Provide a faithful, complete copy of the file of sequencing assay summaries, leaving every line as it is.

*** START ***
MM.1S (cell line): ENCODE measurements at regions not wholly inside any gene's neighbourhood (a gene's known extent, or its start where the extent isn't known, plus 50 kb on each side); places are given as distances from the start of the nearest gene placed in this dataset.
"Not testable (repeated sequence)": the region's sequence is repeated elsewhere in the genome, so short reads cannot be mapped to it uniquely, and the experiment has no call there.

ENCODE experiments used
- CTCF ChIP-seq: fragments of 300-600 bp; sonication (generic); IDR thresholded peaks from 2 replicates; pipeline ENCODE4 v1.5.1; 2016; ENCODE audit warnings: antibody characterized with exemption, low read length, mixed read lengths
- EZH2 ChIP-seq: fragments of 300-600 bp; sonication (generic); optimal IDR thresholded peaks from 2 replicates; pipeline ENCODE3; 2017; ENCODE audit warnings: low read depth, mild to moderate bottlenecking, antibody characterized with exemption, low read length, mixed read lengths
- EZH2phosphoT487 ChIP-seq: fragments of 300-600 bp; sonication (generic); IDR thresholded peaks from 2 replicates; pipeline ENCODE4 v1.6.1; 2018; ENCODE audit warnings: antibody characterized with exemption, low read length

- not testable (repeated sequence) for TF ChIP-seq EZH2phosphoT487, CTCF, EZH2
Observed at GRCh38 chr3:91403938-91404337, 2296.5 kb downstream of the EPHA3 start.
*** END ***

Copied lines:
MM.1S (cell line): ENCODE measurements at regions not wholly inside any gene's neighbourhood (a gene's known extent, or its start where the extent isn't known, plus 50 kb on each side); places are given as distances from the start of the nearest gene placed in this dataset.
"Not testable (repeated sequence)": the region's sequence is repeated elsewhere in the genome, so short reads cannot be mapped to it uniquely, and the experiment has no call there.

ENCODE experiments used
- CTCF ChIP-seq: fragments of 300-600 bp; sonication (generic); IDR thresholded peaks from 2 replicates; pipeline ENCODE4 v1.5.1; 2016; ENCODE audit warnings: antibody characterized with exemption, low read length, mixed read lengths
- EZH2 ChIP-seq: fragments of 300-600 bp; sonication (generic); optimal IDR thresholded peaks from 2 replicates; pipeline ENCODE3; 2017; ENCODE audit warnings: low read depth, mild to moderate bottlenecking, antibody characterized with exemption, low read length, mixed read lengths
- EZH2phosphoT487 ChIP-seq: fragments of 300-600 bp; sonication (generic); IDR thresholded peaks from 2 replicates; pipeline ENCODE4 v1.6.1; 2018; ENCODE audit warnings: antibody characterized with exemption, low read length

- not testable (repeated sequence) for TF ChIP-seq EZH2phosphoT487, CTCF, EZH2
Observed at GRCh38 chr3:91403938-91404337, 2296.5 kb downstream of the EPHA3 start.